By Nnamdi Nelson Uzuegbu
First of all I must say the election are done and gone and it is time for the truth. Both the APC and PDP have the same patrons and neither of them produced saints but the real winners are Nigerians as they have shown with the electioneering process that they are ready for both parties. A curious zone however in this past elections is where I come from, the South-East and before questions are asked or before I claim to be non-partisan, my social network pages would show a clear bias of me being more sympathetic to the change party but I would try my best to be as unbiased and objective as possible.
The people of the South-East have been singled out as the losers in the process having voted en-masse for the PDP. In fact, even in the president’s home zone of the South-South, the APC scored the 25% required in Edo state. The only zone where the winner did not score the required 25% in any state is the south-East. The rest of the country had pointed fingers at the Igbos describing them as culprits who did not want change. Cries like tribalistic voting, mass rigging could be heard and the Oba of Lagos’ statement did not help either. The people including the youth, some of whom I had had the privilege of speaking with have started shouting the word marginalization. This curious word ‘marginalization’ is what I want to address as it affects the youths from the east.
The Oxford Advance Learners Dictionary defines the word ‘marginalization’ as to make somebody feel as if they are not important and cannot influence decisions or events or to put somebody in a situation where they feel as if they have no power.
Therefore, going by this definition, the Igbo youth are complaining about what is likely to be the result of abject shortage of personnel close to the seat of power in Abuja. Those fears have become even stronger with Rochas Okorocha looking likely to stay on as governor of Imo state, leaving only Chris Ngige as the only hope for a Federal appointment having proximity to the president, our almighty smiling general himself. Now to me, I would tell these youths to shut up. This is why I would beg them to desist from uttering such backward statements.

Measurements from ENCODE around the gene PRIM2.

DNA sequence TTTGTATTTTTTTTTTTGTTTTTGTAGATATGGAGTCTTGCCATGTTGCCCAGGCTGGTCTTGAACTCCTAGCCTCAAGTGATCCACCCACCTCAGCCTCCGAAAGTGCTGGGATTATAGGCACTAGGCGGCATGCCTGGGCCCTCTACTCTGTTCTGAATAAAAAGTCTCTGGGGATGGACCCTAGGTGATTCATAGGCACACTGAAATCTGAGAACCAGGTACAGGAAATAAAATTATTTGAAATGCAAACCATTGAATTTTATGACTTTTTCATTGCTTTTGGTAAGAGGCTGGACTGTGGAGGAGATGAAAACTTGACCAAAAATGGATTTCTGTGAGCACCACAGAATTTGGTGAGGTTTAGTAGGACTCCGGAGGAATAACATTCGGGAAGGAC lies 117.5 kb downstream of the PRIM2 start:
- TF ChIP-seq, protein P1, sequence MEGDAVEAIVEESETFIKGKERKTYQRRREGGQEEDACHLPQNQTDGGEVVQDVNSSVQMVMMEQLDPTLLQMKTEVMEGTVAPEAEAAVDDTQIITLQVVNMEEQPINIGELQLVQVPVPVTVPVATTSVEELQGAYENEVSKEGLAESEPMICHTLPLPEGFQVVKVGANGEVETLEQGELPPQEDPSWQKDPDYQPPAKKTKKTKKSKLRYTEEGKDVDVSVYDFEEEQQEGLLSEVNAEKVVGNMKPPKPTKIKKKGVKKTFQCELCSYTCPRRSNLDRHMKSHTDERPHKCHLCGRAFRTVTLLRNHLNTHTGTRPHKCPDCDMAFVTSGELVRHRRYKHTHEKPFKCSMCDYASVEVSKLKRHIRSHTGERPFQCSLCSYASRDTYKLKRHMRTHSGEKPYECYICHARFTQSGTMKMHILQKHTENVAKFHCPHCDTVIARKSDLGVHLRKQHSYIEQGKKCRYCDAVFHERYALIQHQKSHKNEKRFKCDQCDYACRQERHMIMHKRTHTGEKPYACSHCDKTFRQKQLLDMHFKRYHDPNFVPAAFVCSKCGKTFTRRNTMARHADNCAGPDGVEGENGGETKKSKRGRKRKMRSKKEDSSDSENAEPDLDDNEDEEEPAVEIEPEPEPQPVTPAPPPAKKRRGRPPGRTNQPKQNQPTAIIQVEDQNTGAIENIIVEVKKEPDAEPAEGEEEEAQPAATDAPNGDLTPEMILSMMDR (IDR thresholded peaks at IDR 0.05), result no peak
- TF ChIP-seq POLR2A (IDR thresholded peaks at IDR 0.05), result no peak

First, I must point out that President Goodluck Jonathan was not kind to us. Yes, he was kind to a few of us, such that we were not marginalized. Pius Ayim Pius was positioned as Secretary to the Government of the Federation. An Igbo man was even the Chief of Army staff at one time. So much did the Igbos appreciate this appointments that when I went to my uncle’s place in December last year, the only reason he had to convince me to vote for the incumbent president was that he made two of our people from Abia State ministers. Okonjo Iweala and Emeka Nwogu are ministers of finance and labour and productivity respectively. The questions he could not answer are the same ones I am going to throw to the general public which an honest answer by Igbo youths would mute them for the meantime.
What have the appointments achieved for the east”?
Was the Second Niger Bridge completed or even started at all?
Has the Onitsha port issue even been discussed recently”?
Was another state created from the South-East?
Have the bad roads in the east been rehabilitated?
I would go on but I have limited space but my answers to these questions are a resounding “NO”. So in this light, I beg the Igbos to shut up about the cry of marginalization and urge the youths to clamour for development of their region. They should demand suitable employment while shunning the appointees who for their selfish interests would want them to keep suffering and shouting ‘marginalization’.
Personally, I pray and hope that Buhari would keep to his promise, the promises he made wearing his ever sparkling white baban rida, vowing to make Nigeria a place for all where everyone would be treated equally without partiality. In that light, Igbo youths should demand positive answers to both the questions I raised and the questions I was unable to.
Yes, General Buhari, marginalize us, but develop our region and employ our youths. We would be more grateful for those than you making a handful of us ministers or other appointments.
NNAMDI UZUEGBU writes from Okada, EDO STATE